Rijeka Ballet: Romeo and Juliet
10th Theater Olympics | 31/05/2023 | 19.00
National Theatre of Pécs
A theatrical gathering created in Greece in 1995 in the spirit of tradition, modernity, and the ancient Olympics. The founders were renowned directors and playwrights from Greece, Japan, the USA, Spain, the UK, Russia, Germany and Brazil. From time to time, one of the largest and most prestigious events in world theatre finds a home in a particular city or country. The 2023 Olympics in Budapest will be the 10th in the history of Theatre Olympics.
The first festival in Delphoi featured only 9 performances from 7 countries in about two weeks. The 1999 Theatre Olympics in Japan, which lasted two months, attracted 42 productions from 20 countries, while the grand 2001 Moscow Festival invited 97 productions from 32 countries over two and a half months. The 2018 Olympics in India went even further, with some 470 performances from 35 countries. The 2019 Olympics had 2 capitals, i.e. the Russian metropolis of St Petersburg and the small Japanese city of Toga, the theatre centre of Olympic founder Suzuki Tadashi. The Hungarian Olympics is to include around 300 performances.
The organisation that safeguards the spirit of the International Theatre Olympics and supervises the organisation of each Olympics is called the International Committee. It includes the founding members who are still active, and there are always new members: the organisers of previous Olympics also become members of the Committee. At the Committee’s request, the Olympics of a given year is directed and organised by a leading theatre personality from the country concerned. Attila Vidnyánszky, head of the National Theatre, has been invited by the Committee to organise the 2023 events in Budapest and Hungary.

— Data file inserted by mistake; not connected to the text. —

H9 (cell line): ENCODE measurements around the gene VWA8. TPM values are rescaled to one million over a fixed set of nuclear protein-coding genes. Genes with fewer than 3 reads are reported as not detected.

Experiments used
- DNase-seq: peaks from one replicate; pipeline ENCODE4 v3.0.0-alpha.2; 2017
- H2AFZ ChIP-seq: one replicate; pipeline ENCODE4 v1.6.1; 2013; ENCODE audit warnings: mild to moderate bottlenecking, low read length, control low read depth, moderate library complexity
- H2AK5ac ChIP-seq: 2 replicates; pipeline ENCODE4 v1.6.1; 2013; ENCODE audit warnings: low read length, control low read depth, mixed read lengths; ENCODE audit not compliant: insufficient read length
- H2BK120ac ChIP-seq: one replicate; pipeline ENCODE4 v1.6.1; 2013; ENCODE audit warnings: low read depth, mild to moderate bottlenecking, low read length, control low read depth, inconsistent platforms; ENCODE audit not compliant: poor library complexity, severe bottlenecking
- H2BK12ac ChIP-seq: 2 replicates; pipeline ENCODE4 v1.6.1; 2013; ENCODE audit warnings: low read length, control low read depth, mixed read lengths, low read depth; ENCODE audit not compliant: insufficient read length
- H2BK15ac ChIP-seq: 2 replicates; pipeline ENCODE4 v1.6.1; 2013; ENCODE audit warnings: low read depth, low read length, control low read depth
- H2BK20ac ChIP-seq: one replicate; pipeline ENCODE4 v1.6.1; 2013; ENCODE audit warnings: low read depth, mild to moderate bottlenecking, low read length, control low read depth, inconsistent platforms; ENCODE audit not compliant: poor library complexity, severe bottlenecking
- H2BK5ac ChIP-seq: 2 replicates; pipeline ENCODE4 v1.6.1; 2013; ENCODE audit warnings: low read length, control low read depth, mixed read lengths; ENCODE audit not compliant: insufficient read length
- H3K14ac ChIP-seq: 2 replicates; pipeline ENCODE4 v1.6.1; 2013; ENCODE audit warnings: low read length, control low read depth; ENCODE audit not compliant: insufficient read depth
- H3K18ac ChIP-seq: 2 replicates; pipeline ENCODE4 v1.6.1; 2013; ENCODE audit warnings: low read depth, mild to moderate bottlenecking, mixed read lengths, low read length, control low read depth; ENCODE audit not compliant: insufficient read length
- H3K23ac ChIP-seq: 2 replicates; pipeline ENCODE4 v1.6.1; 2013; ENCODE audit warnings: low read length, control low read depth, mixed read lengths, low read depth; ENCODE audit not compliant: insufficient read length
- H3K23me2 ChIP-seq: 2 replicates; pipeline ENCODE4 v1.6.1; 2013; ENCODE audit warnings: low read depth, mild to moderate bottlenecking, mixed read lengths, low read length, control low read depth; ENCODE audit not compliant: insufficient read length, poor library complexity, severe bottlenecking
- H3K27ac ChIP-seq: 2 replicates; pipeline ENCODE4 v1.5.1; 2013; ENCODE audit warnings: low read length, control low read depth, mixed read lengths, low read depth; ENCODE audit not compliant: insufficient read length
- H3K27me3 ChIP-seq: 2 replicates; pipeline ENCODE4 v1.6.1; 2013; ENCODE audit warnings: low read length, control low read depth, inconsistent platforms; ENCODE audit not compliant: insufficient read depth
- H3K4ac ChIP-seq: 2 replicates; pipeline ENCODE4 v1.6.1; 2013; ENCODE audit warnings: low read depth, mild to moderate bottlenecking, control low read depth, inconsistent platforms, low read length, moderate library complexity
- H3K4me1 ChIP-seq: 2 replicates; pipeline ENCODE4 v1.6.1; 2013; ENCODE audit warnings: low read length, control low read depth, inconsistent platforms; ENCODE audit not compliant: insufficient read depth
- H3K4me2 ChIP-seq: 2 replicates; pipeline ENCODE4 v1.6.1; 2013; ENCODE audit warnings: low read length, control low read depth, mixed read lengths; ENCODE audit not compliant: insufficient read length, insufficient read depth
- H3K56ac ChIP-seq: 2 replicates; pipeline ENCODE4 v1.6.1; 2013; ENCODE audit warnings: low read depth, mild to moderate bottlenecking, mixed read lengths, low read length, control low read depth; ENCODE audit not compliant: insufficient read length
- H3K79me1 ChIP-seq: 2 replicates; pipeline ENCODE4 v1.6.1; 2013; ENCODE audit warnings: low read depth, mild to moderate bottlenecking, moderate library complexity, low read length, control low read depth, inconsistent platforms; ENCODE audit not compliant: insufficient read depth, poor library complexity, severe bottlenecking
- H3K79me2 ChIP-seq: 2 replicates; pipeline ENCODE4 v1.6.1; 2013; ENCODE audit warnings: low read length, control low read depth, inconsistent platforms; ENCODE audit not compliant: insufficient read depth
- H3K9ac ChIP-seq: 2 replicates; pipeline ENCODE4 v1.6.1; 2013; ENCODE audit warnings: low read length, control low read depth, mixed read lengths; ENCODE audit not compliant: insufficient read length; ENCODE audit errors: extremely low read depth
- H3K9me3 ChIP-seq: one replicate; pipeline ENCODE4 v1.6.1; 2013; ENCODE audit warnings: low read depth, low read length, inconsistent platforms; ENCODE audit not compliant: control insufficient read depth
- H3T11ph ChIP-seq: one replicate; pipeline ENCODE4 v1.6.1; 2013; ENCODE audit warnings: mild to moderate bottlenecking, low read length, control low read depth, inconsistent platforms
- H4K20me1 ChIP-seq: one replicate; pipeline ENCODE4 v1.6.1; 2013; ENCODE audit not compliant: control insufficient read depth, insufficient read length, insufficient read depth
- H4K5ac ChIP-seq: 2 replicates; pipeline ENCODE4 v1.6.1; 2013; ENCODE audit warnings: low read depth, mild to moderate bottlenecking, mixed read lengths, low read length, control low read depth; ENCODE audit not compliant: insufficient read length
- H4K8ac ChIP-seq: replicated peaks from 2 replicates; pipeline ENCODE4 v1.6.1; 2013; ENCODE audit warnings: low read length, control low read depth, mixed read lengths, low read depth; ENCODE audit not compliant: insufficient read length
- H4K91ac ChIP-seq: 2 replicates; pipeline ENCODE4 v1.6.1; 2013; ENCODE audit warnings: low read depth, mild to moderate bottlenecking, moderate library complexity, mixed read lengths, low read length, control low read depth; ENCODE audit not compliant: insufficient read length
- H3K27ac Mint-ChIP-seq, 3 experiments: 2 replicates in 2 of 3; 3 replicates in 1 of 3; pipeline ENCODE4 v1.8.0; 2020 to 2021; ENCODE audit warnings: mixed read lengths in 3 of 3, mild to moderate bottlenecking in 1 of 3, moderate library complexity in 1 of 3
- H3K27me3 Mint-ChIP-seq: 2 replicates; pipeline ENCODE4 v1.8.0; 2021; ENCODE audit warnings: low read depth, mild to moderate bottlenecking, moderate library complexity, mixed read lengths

In Budapest and across Hungary, the 10th Theatre Olympics will feature performances by some of the world’s leading theatre artists, including Theodoros Terzopulos, Suzuki Tadashi, Romeo Castellucci, Krytian Lupa, Slava Polunyin, Heiner Goebbels, Silviu Purcărete, Eugenio Barba, Tiago Rodrigues, Alessandro Serra, Christoph Marthaler, Liu Libin, Declan Donnellan, Ivan von Hove and many others… In addition, there will be dance, puppetry and street theatre performances, with a total of around 750 events. The main events of the Olympics will take place at the 9th Madách International Theatre Meeting, MITEM, at the National Theatre in Budapest.
Within the scope of the 10th Theatre Olympics Ballet Pécs invited the Ballet Company of the Croatian National Theatre Ivana pl. Zajca, Rijeka to perform Romeo and Juliet at the National Theatre of Pécs on 31st May 2023.
Romeo and Juliet perfectly capture the rush of being in love and the desire to make that feeling last forever despite daunting circumstances. Although the story is often thought to be about love and it’s power, actually love is included in only a few fragile moments of satisfaction – making love duets that much sweeter and more precious. The theme of the play are violence and chaos, confusion and death, especially in the context of life’s fragile beauty juxtaposed to the needlessness of death amongst youth.